The San Diego Case-Shiller Index for April showed a higher reading, as expected. The February/March/April period was the hottest of the year, and hopefully the index will start moderating in the coming months.
San Diego Case-Shiller Index, Seasoanlly-Adjusted
M-O-M = +2.8%
Y-O-Y = +14.7%
Blitzer is auditioning for Yunnie’s NAR-cheerleader job:
This latest report only tracks prices on a three-month moving average through the end of April, well before mortgage rates began their climb. Still Blitzer contends rising rates will not slow price gains.
“Home buyers have survived rising mortgage rates in the past, often by shifting from fixed rate to adjustable rate loans. In the housing boom, bust and recovery, banks’ credit quality standards were more important than the level of mortgage rates. The most recent Fed Senior Loan Officer Opinion Survey shows that some banks are easing credit restrictions. Given this, the recovery should continue,” he said in the report.
The more realistic view that applies to bubble areas:
“Today’s Case-Shiller numbers may reflect where the housing market has been in some of the frothier metros, but they are not indicative of where it’s headed. The housing market worm has turned over the past few weeks – inventory levels are beginning to show signs of easing, and mortgage interest rates are creeping up. Going forward, both of these factors will help mitigate extreme price spikes caused by very strong housing demand and very low housing supply,” said Zillow Chief Economist Dr. Stan Humphries.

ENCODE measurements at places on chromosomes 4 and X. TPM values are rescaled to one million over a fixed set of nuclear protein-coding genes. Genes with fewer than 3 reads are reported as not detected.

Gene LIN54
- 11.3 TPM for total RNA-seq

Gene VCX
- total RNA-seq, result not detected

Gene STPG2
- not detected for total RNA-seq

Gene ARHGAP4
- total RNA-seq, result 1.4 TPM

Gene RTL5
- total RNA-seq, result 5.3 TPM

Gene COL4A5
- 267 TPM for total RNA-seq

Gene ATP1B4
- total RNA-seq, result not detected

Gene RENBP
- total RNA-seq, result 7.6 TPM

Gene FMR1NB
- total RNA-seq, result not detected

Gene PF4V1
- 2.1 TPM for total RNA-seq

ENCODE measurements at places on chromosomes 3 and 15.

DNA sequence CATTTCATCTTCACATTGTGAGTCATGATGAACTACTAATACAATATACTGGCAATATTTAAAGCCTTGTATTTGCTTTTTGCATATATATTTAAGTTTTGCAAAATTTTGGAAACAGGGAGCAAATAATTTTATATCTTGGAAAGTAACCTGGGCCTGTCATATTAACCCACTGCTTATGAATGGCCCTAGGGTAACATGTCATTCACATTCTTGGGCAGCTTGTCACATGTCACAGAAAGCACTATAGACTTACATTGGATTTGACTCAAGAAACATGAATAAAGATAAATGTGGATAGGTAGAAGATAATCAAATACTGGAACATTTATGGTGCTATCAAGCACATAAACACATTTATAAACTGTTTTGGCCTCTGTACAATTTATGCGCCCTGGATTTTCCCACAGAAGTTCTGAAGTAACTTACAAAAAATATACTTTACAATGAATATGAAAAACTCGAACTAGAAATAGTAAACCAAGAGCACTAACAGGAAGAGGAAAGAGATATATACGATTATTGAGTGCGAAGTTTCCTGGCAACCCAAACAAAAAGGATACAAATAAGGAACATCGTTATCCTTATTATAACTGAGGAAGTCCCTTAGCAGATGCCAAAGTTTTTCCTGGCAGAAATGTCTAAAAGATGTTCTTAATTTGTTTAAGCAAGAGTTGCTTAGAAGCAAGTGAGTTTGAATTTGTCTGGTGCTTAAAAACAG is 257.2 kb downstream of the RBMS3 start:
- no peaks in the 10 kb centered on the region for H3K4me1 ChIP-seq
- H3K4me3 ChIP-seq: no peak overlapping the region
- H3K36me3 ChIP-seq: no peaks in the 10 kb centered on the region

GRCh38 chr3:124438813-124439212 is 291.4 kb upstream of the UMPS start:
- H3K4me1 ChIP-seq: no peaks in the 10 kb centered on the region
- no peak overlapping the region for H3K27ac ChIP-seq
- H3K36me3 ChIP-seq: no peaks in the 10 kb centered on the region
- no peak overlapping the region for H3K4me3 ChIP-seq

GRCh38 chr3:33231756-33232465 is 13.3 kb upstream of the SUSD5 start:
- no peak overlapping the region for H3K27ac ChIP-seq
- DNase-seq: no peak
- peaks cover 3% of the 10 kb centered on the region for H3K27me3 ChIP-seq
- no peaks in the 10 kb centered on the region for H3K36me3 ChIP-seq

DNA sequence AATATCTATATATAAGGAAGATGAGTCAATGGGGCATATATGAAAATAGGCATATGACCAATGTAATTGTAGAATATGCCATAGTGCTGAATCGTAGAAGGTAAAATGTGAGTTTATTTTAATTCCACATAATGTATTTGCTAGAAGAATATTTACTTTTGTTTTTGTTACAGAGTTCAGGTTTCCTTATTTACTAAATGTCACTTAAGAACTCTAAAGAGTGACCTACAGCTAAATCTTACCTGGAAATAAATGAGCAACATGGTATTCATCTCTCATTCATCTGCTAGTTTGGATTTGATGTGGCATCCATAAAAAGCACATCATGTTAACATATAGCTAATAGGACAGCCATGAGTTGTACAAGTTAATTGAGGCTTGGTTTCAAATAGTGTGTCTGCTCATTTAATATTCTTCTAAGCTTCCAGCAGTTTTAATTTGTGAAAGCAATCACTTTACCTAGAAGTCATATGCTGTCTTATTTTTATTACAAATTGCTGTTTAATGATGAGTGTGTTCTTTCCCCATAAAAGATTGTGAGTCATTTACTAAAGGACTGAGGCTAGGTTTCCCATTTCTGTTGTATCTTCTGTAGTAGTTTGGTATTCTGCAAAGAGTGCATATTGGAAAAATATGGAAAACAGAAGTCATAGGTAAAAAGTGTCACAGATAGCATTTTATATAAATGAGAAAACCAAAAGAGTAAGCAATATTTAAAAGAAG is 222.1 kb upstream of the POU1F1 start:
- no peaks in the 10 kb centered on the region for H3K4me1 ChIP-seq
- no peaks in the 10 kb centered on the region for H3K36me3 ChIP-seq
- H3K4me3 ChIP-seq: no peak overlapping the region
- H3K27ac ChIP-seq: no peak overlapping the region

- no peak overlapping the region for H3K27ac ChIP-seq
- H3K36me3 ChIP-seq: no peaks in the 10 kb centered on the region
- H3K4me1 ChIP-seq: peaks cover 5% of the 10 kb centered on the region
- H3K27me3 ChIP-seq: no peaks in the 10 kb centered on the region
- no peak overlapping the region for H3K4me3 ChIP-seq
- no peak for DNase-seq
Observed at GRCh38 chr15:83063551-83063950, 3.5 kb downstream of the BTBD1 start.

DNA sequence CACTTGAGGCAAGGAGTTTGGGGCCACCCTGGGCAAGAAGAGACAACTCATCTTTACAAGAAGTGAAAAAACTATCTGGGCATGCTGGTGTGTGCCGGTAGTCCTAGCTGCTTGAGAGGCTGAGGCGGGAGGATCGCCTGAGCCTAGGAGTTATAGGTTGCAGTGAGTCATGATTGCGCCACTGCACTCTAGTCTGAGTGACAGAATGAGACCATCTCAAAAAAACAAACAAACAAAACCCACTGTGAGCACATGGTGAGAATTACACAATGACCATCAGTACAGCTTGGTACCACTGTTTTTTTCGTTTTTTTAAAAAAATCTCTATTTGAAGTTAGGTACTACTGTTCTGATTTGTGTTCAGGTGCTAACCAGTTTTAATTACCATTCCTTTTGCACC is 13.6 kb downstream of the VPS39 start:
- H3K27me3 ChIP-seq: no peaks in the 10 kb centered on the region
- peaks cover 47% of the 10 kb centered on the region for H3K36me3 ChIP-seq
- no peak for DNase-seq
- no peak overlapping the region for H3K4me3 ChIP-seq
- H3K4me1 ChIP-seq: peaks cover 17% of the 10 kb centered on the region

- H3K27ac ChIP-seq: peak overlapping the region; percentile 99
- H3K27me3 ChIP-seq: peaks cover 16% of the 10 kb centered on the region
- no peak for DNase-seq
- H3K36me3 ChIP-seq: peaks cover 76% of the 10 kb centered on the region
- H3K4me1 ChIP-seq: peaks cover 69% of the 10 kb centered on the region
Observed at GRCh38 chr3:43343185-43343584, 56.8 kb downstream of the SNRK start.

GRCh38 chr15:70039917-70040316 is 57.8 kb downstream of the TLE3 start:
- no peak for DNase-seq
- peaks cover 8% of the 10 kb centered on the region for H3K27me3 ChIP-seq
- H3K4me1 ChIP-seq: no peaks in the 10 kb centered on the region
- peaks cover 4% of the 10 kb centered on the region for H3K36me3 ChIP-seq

“Runaway appreciation in many of the large, coastal metros that form the backbone of the Case-Shiller indices will begin to moderate. Home value appreciation in some of these areas will have to slow down, or potentially fall, as higher bottom-line prices are no longer masked by rock-bottom mortgage rates. In general, the national housing recovery is strong and sustainable, but pockets of volatility will emerge as local fundamentals shift. Buyers expecting home values to continue rising at this pace indefinitely may be in for a shock.”
Shiller says, “prices likely to go up for the next year”: